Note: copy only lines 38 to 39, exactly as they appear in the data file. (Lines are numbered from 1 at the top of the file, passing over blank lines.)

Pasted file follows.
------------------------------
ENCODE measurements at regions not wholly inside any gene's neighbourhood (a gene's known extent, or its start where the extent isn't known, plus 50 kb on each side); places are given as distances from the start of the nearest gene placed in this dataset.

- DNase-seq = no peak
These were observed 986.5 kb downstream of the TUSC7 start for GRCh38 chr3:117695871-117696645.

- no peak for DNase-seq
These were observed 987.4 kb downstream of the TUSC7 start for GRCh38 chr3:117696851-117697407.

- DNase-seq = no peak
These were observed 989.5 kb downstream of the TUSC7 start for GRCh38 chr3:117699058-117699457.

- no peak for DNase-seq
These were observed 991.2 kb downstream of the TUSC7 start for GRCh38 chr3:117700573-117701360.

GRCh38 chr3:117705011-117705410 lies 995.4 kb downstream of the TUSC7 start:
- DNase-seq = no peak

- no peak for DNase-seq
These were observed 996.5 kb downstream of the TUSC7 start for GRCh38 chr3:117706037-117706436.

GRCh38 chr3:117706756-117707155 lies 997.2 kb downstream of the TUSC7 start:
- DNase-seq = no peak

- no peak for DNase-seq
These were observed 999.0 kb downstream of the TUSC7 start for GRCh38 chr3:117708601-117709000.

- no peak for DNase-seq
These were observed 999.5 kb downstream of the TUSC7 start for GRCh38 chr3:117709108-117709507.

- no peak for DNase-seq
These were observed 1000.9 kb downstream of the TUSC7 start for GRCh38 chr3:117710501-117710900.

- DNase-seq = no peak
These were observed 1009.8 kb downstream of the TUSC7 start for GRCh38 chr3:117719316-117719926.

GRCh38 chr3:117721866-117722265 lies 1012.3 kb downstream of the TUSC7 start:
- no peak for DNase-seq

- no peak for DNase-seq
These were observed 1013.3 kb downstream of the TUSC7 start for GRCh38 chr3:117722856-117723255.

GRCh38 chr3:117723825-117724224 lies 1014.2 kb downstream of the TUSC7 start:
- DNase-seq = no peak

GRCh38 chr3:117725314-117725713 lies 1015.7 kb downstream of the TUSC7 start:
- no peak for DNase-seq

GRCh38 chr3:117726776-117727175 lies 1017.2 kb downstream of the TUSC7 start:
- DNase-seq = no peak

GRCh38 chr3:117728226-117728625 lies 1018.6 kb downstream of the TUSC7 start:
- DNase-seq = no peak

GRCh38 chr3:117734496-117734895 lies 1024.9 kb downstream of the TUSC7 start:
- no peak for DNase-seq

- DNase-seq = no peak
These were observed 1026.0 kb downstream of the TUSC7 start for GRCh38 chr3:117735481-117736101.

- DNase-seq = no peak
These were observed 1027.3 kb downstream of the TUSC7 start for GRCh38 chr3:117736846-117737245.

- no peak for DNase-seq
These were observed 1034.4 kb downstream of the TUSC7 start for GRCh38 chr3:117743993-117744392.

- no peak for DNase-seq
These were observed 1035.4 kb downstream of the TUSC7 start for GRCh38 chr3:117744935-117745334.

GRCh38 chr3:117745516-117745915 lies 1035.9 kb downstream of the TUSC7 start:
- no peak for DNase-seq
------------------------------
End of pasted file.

- DNase-seq = no peak
These were observed 1026.0 kb downstream of the TUSC7 start for GRCh38 chr3:117735481-117736101.